Victims of Hurricane Katrina are facing the outcome of the storm by being transported from airport to city and forced to evacuate the cities after Hurricane Katrina blew in through the U.S. Gulf Coast in Louisiana and Mississippi.
The effects of the storm have destroyed cities leaving many people displaced and concerned about the future of the economy, while others are thankful and have applauded social workers at churches who have come to aid them in clothing and even a shower said one person in Chicago at the House of Hope church.
Thousands have already left the ravaged cities, but some thousands are still staying put and have refused to leave.
"We have thousands of people who want to voluntarily evacuate at this time," Police Chief Eddie Compass said. "Then we'll concentrate our forces on mandatory evacuation," he told the Associated Press.
The Mayor of New Orleans C. Ray Nagin ordered officers and the U.S. military to enforce an evacuation of the remaining 10,000 residents late Tues warning that the fetid water had the potential to spread disease and that natural gas was leaking throughout the city.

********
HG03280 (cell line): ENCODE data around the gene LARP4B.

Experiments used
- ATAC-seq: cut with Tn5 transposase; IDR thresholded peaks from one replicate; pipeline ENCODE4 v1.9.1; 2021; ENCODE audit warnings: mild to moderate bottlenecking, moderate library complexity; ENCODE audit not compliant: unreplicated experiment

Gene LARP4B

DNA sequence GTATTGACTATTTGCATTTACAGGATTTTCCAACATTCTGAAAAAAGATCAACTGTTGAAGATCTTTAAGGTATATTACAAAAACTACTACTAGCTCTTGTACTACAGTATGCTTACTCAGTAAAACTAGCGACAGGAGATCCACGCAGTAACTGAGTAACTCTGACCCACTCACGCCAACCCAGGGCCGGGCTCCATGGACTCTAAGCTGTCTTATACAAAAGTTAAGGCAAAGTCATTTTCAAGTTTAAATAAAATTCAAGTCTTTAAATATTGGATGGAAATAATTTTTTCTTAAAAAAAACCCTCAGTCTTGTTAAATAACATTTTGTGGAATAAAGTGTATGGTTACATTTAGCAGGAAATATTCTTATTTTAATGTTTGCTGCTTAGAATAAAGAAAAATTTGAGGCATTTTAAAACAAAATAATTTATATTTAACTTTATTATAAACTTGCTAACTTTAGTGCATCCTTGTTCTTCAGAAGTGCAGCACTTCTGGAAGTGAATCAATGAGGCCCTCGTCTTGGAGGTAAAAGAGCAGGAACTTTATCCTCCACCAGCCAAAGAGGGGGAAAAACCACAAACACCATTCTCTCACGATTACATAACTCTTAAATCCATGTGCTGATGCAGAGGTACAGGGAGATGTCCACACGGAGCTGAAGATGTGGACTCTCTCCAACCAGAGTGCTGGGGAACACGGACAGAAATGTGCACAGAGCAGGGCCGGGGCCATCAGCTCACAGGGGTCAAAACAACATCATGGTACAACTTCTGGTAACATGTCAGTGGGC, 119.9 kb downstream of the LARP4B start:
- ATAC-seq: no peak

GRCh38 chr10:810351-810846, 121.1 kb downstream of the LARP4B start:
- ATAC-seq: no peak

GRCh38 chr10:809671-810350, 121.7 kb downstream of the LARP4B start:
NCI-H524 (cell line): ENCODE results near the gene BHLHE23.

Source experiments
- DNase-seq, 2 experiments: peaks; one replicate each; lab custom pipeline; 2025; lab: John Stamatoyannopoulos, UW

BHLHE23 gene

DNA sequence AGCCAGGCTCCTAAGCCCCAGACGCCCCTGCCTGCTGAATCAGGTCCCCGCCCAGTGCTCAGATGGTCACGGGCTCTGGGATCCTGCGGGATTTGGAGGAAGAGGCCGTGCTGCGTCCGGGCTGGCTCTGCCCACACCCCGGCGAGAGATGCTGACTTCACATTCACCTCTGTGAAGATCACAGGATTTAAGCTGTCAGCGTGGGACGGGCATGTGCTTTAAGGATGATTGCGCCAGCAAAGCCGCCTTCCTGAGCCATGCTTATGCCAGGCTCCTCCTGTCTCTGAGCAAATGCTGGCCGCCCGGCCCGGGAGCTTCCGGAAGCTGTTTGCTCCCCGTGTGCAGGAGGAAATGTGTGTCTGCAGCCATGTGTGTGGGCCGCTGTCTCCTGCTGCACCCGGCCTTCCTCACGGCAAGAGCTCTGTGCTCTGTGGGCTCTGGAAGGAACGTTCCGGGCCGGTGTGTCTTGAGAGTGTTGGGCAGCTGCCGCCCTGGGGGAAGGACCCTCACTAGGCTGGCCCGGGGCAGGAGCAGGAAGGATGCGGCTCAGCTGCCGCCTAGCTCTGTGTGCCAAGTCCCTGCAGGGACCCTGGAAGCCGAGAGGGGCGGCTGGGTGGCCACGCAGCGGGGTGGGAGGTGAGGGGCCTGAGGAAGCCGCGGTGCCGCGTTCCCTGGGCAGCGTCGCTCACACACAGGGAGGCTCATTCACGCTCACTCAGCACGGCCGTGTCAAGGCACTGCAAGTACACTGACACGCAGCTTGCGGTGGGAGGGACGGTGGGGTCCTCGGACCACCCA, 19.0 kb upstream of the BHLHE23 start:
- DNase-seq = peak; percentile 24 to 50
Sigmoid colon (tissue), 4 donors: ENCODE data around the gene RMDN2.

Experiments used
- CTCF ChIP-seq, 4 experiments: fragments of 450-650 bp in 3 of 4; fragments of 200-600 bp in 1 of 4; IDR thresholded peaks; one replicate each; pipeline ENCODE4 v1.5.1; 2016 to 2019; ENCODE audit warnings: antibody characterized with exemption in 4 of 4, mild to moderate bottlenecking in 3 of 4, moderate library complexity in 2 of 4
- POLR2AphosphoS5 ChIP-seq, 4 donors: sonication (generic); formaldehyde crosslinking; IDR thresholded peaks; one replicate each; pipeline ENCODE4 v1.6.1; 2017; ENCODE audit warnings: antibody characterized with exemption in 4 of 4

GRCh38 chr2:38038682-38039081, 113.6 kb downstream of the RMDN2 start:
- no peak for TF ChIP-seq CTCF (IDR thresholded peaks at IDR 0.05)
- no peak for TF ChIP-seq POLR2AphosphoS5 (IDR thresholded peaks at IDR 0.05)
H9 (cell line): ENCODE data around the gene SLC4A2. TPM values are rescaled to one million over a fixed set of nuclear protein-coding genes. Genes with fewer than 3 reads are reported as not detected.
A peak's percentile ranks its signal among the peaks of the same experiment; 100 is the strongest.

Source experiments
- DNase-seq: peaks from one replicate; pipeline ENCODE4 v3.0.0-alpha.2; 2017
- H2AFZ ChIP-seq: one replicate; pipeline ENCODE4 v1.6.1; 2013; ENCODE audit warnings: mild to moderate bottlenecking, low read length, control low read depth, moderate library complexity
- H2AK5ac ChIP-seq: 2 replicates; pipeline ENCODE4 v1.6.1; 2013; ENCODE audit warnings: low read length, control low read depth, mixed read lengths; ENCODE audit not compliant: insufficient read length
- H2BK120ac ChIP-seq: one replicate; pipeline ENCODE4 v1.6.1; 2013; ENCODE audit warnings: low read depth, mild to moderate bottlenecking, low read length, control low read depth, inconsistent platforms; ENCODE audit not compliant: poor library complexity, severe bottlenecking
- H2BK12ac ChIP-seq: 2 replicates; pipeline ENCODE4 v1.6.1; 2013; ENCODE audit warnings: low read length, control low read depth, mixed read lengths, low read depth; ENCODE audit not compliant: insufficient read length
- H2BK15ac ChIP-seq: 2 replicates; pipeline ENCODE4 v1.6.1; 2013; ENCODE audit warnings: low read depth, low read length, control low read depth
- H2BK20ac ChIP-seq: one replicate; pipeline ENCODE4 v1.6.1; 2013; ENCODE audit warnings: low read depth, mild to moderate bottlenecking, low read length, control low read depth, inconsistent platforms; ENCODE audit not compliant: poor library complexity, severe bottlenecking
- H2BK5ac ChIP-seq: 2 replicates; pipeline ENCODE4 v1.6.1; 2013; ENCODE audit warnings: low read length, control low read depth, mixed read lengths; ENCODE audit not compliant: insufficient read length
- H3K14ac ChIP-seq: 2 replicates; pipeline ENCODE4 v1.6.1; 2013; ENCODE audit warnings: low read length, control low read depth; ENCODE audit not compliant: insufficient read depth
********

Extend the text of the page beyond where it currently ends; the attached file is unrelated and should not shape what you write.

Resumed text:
The order was issued for residents who have been affected by the storm and not for the relief workers who have pledged to support the relief effort. The U.S. military is waiting to assess if the evacuation is necessary and have said that they will wait for further orders from their commanding officer.
Nearby churches, cities, and organizations such as the Salvation Army to World Vision are continuing to provide their help in the effort to aid the victims with shelter and food.
The destruction of the city has left many uncertain about the future since many businesses were destroyed and the power of the city has left over 850,000 electricity customers without service nine days after the Hurricane struck according to area utilities and the U.S. Department of Energy.
President George W. Bush has asked Congress to approve a bid for over 50 billion to help in the recovery effort. Congressional officials are expected to approve the bid on Thursday, which will be the second installment to keep the money flowing to the ravaged cities.
Meanwhile, Sen. Hillary R. Clinton said on NBC Tuesday that the victims "want answers and they want to know what went wrong."
In the U.S., many denominations are still praying for the victims, which includes different church bodies from the Southern Baptists to the Chinese Christian Churches and Fellowships from the west to the east coast.